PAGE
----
Luke 11: 42-46
Lord, I believe that you are present here as I turn to
you in prayer. I trust and have confidence in your desire to give me every grace I need to receive
today. Thank you for your love, thank you for your immense generosity toward me. I give you my life
and my love in return.
Lord, make my heart more like yours.
Falling into the Same Trap:
Do we ever find ourselves rooting for Jesus in this Gospel passage? Give
it to them hard, Lord! They deserve it! We imagine ourselves there in the scene our arms sternly
crossed, our heads shaking in disapproval of those oh-so hypocritical Pharisees. Soon our thoughts
turn to someone we know who should also receive a good verbal lashing! Even a priest or a bishop
might be the subject of our mental reprimand. Yet we now find ourselves right in the shoes of the
very Pharisees we so deplore: Our hearts are embittered and dry. Although we are able to condemn
with the Lord, we do not love with the Lord. We forget that Christ would lay down his life for these
Pharisees he is calling to conversion even if they were the only ones who needed to be saved.
Pointing the finger is easy, but a call to conversion can come only from a heart that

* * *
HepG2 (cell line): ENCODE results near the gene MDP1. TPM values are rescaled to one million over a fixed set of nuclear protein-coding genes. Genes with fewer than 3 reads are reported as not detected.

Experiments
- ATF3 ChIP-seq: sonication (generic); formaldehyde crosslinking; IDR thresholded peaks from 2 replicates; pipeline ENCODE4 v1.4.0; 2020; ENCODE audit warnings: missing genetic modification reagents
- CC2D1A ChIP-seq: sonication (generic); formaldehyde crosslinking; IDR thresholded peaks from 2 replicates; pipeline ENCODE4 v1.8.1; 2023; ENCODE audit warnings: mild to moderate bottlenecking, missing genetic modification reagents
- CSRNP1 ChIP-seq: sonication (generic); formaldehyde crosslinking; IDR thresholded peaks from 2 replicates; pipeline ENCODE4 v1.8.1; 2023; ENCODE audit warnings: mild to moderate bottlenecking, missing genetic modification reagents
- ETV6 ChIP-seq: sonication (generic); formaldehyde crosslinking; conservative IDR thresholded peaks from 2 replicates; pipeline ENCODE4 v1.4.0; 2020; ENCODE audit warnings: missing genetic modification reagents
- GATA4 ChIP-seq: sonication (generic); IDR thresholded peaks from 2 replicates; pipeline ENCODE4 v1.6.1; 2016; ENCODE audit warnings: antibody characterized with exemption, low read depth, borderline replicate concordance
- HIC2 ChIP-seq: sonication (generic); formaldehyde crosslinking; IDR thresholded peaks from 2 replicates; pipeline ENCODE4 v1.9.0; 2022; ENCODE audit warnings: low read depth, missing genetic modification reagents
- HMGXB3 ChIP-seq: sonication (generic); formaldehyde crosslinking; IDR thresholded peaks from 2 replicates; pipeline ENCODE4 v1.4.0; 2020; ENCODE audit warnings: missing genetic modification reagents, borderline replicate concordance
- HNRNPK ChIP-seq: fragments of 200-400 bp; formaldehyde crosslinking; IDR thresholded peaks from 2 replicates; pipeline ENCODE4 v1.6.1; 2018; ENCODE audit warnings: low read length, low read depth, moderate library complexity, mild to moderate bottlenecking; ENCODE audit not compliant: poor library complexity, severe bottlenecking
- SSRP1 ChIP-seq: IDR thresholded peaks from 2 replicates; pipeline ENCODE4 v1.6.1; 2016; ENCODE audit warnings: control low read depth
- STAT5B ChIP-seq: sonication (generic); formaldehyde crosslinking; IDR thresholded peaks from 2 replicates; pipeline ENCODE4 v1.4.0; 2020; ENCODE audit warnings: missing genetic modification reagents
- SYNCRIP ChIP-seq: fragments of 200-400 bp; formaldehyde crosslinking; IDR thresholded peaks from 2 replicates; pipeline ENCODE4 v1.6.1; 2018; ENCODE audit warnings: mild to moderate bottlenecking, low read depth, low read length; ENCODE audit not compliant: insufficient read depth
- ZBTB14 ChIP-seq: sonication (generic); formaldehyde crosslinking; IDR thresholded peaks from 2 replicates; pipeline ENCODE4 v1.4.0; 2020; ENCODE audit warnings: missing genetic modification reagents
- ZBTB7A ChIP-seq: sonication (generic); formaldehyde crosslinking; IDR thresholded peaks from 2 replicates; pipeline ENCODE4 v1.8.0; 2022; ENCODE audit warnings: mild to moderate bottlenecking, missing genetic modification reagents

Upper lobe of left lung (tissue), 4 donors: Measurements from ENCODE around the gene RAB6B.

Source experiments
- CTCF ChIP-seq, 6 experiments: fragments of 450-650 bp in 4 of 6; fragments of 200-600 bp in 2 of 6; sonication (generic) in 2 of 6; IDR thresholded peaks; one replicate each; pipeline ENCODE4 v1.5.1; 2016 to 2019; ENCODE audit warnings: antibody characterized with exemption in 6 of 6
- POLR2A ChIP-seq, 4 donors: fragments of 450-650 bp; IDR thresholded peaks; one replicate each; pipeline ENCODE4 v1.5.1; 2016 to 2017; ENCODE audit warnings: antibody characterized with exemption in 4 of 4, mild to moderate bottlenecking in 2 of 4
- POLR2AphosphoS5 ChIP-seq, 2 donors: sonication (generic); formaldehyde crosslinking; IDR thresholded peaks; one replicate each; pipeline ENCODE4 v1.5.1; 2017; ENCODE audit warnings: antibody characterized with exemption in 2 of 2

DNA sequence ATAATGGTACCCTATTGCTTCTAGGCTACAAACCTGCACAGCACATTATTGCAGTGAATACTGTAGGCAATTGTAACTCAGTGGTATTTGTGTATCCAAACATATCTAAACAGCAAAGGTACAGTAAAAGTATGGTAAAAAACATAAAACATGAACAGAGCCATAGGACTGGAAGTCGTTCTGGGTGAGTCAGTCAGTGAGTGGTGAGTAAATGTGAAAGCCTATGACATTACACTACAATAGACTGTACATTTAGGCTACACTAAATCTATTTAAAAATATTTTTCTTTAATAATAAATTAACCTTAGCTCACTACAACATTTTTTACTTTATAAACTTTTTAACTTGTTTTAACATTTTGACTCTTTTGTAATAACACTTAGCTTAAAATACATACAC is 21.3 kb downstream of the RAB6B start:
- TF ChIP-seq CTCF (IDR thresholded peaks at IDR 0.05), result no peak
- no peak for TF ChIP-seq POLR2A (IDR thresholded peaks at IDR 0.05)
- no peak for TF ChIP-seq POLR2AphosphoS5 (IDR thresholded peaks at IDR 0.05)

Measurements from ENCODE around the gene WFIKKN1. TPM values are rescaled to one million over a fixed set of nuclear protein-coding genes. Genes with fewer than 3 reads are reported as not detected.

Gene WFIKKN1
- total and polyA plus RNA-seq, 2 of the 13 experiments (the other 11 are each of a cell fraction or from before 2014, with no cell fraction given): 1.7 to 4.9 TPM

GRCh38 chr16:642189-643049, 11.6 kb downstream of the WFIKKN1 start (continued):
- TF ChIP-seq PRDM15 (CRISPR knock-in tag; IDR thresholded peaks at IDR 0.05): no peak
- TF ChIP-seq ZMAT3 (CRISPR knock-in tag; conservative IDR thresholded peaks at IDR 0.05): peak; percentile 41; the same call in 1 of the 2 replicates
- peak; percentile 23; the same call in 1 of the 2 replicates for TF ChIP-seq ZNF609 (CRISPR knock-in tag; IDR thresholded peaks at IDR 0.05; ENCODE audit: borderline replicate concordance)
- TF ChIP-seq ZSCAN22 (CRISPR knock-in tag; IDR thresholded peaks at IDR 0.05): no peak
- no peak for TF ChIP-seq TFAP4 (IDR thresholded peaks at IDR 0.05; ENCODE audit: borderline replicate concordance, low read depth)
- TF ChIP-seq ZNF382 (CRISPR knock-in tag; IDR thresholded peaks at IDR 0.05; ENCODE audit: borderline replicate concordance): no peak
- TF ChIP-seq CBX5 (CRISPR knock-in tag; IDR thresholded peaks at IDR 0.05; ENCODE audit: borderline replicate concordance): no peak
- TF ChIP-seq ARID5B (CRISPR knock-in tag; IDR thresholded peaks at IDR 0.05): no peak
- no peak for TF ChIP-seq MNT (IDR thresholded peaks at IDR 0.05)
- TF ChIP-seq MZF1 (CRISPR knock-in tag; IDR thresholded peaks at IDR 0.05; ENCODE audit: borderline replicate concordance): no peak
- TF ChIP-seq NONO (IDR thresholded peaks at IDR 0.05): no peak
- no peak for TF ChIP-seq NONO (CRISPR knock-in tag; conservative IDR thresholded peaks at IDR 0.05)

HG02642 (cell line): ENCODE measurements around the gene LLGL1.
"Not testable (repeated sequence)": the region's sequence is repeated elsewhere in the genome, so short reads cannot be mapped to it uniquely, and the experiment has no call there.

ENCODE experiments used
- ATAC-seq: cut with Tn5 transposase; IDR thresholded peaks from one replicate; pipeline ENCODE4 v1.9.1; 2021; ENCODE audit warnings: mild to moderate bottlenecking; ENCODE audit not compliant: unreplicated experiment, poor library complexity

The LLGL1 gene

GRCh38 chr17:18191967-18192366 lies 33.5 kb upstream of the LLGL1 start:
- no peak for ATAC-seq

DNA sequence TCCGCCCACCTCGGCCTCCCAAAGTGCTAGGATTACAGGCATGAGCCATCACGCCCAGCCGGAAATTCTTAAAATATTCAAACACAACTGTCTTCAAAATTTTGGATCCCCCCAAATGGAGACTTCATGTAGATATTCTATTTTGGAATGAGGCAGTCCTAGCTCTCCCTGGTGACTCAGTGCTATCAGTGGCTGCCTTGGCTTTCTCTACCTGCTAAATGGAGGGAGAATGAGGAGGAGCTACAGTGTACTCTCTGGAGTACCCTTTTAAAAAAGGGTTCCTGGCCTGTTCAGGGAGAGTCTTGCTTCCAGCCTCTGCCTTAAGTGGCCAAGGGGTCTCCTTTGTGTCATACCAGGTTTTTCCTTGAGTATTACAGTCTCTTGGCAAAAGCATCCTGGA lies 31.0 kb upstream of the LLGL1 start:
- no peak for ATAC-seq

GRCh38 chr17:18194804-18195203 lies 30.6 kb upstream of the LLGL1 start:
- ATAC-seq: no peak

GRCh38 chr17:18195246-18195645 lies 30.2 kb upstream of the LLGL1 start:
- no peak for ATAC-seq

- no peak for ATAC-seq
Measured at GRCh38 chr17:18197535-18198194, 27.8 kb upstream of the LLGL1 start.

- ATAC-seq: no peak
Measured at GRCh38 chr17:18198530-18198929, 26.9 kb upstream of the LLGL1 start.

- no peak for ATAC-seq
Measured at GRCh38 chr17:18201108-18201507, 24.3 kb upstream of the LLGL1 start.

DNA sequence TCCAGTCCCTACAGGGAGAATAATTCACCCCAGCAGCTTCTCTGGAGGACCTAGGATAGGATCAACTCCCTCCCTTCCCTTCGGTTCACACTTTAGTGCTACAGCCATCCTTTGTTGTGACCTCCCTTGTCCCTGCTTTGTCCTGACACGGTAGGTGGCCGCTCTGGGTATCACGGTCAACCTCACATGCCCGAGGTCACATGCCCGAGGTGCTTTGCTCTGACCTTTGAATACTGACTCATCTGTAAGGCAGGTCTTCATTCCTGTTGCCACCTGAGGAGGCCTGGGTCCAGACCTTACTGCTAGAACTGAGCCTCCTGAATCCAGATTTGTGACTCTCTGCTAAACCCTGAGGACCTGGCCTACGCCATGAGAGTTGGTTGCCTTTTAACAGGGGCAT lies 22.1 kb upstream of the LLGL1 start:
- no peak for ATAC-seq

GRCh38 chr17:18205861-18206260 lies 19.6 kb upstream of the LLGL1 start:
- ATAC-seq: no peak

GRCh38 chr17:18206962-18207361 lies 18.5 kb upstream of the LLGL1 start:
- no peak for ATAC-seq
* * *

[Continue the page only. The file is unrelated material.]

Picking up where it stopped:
2. The Grumpy Catholics Guild:
Is there anyone who can't find at least
one thing wrong in their parish or diocese? One thing is to see, pray for, and help resolve these
difficulties. Another matter is to dwell on them. That is what the members of the Grumpy Catholics
Guild (GCG) do. This Gospel passage is the one exclusive lens through which they view everything.
For the Rosary, members of the GCG pray the Vengeful Mysteries: Jesus curses the fig tree, Jesus
clears the temple, Jesus condemns the scribes and Pharisees. Might I be an anonymous member or at
least a supporter of the GCG? Christ used hard words, but they were only fruit of an intense love
and longing for the scribes and Pharisees salvation, not an intense bitterness toward them. If I
have any bitterness in my heart, I need to ask Christ for the grace to forgive and to forgive as
3. Helping Hand:
Our Lord was the greatest teacher, the great pedagogue of the fullness of
life: the love of the Father. He knew how to bring souls along little by little, at their pace and
to the extent they were capable. The opposite is true of the lawyers at the end of this Gospel
passage. They would load restrictions, unwieldy responsibilities and weighty sacrifices upon the
people, but would not reach out a helping hand to assist the people in carrying the weight. As
Christians we are called to help illuminate the consciences of those around us so that they might
have a closer relationship with God. However if illuminating their consciences is merely our
euphemism for throwing the book at them, we need to stop and see if Christ's words don't apply to us
as well: For you load people with burdens hard to bear, and you yourselves do not lift a finger to
Conversation with Christ:
Lord Jesus, at
times I look at my heart and
see that it is hard and bitter. It is ready to
self-righteously at the first opportunity
to condemn someone else, but only so as to
myselfof my own moral superiority.
Grant me a heart, meek and humble like
If I find myself thinking critically about someone
today, I will pray for them and look for two good qualities in them.